April 27, 2010

The Mess-Around

Filed under: Atlanta music — Frederick Noble @ 12:15 pm Share RSS

Sometimes at festivals like this it’s the side show bands that are more interesting. And I wasn’t sure I wanted to spend the money on the rest of the night at The Earl. So I slipped out of work a little early to make the matinee show at 529.

First up, some random hardcore band, probably Ralph or maybe it was Bukkake Boys. It’s kind of a moot point because the first two bands sounded exactly alike and exactly like the same loud, fast, angry, almost monotone punk dozens of bands have been cranking out for 30 years.

Mess-Around

Yeah, I know, this is a garage rock festival and rock’s many forms have been explored to their logical ends and ressurected and regurgitated ad infinitum, but remember when songs used to have melodies? Wasn’t that fun, boys and girls?

I had a beer in hand when some guy decided to start  a little mosh pit in the tiny confines of 529, a space no bigger than my living room. He trampled over a couple of short girls who were not in the mood, then knocked my beer over another girl, then finally pissed off one woman so much that she grabbed the little bastard by the throat and pushed him out the door. Eventually he made his way back in and settled down, but it set a precedent, a tone for the afternoon.

When the next act was more of the same – including losing another beer on another female patron to some thrashing fan – I took a break and headed next door to Chaz to get a bite. I’m a bit of a soul food snob and I hadn’t heard good things about the place but it was close and convenient. It was not, however, cheap. A fried chicken plate set me back $9. Not outrageous, but I was not impressed when the food showed up and the chicken was a little fillet.

Chaz

Uh… huh? If you’re gonna serve it that way you might as well bring me a bun. It was pretty good and the sides were excellent, but I will probably spend the rest of my life comparing every soul food meal to the long lost Deacon Burton’s Grill.

I returned in time for The Gaye Blades featuring a Black Lip and Gentleman Jesse and other familiar faces. Musically, they were pretty good despite admitting, “We’re not a real band.” They had thrown this together in between legs of a Black Lips tour and shared a lot in common with that band’s jangly, punky sound.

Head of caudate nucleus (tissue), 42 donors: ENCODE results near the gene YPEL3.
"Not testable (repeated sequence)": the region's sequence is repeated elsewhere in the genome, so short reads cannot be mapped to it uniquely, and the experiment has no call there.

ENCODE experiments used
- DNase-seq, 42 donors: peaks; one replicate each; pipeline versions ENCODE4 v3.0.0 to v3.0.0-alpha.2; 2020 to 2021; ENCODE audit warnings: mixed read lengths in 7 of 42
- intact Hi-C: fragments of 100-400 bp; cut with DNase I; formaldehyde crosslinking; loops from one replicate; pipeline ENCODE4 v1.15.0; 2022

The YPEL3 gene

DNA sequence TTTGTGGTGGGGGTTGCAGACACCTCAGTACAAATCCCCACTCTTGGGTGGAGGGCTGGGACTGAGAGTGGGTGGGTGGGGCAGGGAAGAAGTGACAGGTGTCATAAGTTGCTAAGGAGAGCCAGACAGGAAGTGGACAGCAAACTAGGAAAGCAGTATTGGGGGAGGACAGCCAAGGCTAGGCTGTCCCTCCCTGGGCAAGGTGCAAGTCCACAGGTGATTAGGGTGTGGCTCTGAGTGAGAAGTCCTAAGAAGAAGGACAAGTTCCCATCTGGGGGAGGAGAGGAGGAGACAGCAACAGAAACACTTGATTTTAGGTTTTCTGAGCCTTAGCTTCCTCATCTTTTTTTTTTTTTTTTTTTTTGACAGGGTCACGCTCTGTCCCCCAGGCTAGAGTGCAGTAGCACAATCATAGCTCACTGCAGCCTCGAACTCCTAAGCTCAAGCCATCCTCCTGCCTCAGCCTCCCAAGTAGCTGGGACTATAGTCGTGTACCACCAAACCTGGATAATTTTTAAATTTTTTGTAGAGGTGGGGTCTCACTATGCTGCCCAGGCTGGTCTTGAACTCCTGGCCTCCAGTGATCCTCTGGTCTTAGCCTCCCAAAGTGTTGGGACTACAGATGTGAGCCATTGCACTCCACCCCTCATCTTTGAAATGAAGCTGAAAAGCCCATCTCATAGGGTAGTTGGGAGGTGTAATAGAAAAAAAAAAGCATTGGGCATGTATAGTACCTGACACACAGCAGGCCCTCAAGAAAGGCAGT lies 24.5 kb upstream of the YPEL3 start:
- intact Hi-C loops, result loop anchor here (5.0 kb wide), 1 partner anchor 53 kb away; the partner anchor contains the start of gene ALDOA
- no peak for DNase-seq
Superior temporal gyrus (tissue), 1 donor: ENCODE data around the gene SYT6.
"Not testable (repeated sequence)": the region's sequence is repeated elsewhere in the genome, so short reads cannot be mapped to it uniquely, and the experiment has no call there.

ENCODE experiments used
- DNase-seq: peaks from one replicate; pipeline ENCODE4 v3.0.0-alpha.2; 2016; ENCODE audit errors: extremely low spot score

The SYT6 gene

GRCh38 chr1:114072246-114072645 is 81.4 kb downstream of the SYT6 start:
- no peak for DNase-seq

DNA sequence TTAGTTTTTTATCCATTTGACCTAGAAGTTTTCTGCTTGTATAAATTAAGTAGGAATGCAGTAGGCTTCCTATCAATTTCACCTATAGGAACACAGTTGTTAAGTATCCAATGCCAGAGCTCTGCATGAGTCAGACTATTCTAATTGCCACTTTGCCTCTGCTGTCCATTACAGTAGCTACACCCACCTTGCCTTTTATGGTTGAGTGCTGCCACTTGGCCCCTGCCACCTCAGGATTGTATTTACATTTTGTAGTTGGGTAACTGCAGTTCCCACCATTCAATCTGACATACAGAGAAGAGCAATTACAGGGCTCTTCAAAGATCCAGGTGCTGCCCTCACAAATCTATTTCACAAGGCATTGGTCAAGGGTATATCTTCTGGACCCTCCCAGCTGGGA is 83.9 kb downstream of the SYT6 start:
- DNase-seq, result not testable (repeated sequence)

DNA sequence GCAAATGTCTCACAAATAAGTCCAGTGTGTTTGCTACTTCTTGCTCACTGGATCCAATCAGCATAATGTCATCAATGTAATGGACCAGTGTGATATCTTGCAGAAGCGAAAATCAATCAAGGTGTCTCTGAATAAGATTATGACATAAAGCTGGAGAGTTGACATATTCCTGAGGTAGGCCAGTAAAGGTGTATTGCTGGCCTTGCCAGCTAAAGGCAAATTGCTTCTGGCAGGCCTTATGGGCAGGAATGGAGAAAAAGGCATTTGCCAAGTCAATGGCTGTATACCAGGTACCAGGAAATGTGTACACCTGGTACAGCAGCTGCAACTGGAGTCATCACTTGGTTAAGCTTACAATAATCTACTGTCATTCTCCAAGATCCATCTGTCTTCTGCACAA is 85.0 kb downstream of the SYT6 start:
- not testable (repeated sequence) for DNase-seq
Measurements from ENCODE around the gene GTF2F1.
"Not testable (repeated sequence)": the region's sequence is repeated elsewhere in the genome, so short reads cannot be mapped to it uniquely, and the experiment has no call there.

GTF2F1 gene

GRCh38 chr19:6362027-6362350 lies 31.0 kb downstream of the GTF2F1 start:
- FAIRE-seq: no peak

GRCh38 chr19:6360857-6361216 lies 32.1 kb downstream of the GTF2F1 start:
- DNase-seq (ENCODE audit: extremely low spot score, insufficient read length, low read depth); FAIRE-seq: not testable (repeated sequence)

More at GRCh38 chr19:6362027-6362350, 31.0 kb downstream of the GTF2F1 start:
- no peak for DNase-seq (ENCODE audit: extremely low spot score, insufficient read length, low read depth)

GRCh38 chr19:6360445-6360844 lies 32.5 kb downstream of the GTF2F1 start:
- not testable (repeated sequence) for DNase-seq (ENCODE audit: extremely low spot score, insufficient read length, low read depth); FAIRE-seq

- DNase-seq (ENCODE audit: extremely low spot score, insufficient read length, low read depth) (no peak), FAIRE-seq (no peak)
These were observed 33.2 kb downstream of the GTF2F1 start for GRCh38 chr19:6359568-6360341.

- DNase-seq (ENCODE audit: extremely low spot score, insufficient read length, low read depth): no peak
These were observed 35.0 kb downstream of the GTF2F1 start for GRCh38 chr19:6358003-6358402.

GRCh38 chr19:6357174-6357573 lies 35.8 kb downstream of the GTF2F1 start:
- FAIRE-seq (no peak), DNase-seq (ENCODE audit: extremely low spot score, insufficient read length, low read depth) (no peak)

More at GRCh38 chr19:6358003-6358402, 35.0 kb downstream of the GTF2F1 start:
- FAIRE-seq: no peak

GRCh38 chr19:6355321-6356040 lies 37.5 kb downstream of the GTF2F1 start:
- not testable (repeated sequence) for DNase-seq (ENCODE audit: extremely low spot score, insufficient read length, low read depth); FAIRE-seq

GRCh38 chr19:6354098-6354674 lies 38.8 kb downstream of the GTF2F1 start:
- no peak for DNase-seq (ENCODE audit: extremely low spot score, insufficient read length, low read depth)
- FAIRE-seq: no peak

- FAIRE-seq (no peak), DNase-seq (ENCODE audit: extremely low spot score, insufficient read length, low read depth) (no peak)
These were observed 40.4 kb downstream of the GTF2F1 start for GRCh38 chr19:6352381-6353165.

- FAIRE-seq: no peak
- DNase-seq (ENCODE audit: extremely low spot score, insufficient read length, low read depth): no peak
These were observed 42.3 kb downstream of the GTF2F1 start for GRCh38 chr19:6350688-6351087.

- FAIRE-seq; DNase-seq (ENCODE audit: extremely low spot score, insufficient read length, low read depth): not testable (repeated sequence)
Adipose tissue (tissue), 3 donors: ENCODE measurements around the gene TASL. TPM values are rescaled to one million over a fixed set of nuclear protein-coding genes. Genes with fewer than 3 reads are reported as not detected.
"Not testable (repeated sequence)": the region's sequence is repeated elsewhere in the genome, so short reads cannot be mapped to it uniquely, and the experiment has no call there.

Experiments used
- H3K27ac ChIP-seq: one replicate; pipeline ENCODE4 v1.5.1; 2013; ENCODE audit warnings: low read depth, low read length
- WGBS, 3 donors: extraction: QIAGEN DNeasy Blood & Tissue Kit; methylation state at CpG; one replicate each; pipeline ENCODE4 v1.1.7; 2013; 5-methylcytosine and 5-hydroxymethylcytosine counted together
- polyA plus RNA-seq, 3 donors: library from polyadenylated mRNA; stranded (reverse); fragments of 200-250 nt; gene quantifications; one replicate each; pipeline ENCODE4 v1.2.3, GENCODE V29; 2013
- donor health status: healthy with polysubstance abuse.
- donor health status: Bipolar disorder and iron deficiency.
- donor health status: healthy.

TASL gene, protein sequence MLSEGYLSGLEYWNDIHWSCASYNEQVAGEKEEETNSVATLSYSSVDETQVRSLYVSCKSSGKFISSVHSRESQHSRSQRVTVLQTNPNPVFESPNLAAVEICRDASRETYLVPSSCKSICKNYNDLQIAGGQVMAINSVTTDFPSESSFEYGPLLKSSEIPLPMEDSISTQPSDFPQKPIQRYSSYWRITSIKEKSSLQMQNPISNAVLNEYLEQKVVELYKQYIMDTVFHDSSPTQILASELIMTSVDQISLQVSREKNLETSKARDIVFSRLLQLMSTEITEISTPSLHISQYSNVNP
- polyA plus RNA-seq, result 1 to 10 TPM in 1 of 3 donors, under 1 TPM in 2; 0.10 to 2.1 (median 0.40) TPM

Gaye Blades

Gaye BladesUnfortunately, they also shared Black Lips’ fans. I have avoided the last couple of Black Lips’ shows, and even shows of their friends such as King Khan, after too many annoying incidents with their fans. This time I had a beer can bounce off my head and had to dodge a To Go coffee cup, lost yet another beer (why I kept bringing them into the room I have no idea) and watched short girls get trampled yet again. On top of that, many of them either can’t afford or can’t figure out how to use soap. Yeah, I know, I’m old.

I was still undecided about paying for the rest of the night at The Earl but I stopped in and had a drink and was talked into it by random friends, just in time to catch Bad Sports from Denton, TX. They share more in common with The Ramones than just a haircut, tight jeans and slouching. There’s also a healhty dose of Ramones in their sound  – perhaps a bit too much, honestly, but when are you going to see that band play again?

Bad Sports

Bad Sports

Bad Sports

Bad SportsThey have more instrumental breaks with a greater variety of sound than The Ramones, however, and by the end of the set I was enjoying them so much I actually but their album, on vinyl, without even a code for mp3 downloads. It’s the first new record I’ve bought since I switched to CD’s then mp3′s. (Fortunately I have a USB turntable these days.)

Next up, local boys GG King doing sing-along punk with lots of “yeah yeah yeah” chanting. In fact, the entire rest of the night featured more “oohh oohh oohh” and “wah wah wah” than, well, a Sha Na Na show. It wasn’t so much about what they were saying as how they were saying it. Simple, fuzzy/jangly garage sounds to sing and dance to.

GG King

GG King

Cococoma came down from Chicago with some damn fine garage rock hooks vaguely reminiscent of Pavement or Sonic Youth or other noise-rock-influenced bands of the 90′s with a female voice in the back.

Cococoma 

CococomaBands with the drummer as lead singer are a peculiar experience for me. It’s a little distracting, honestly. I know it’s supposed to be about the sound and not the presentation, but I’m seeing you on stage and I don’t like it when you’re way in the back, hidden by a drum kit. Fortunately, Cococoma made up for it with an energetic set of damn fine rock.

Cococoma 

The Urinals took the stage with big smiles, playing some rather sparse punky tunes.

The Urinals

According to a Wiki page, they started in 1978 as a joke but then stuck with it and ended up playing with Black Flag and The Go Gos. It wasn’t bad but it wasn’t interesting enough to hold my attention after a long evening of music.

Last up, Davila 666 from Puerto Rico. Other than the espanol, it was very familiar sounding. Black Lips, GG King, any local garage band could’ve been on stage had I not been looking at – what, 6? – brown-skinned boys belting out the tunes.

Davila 666

But it had been a long day so I admitted defeat and hit the road. I had other plans for the rest of the weekend and missed a plethora of bands I wanted to see, but most of the acts were local and/or bands I’d seen before, so for once I won’t complain about not being able to be in two or three places at once!

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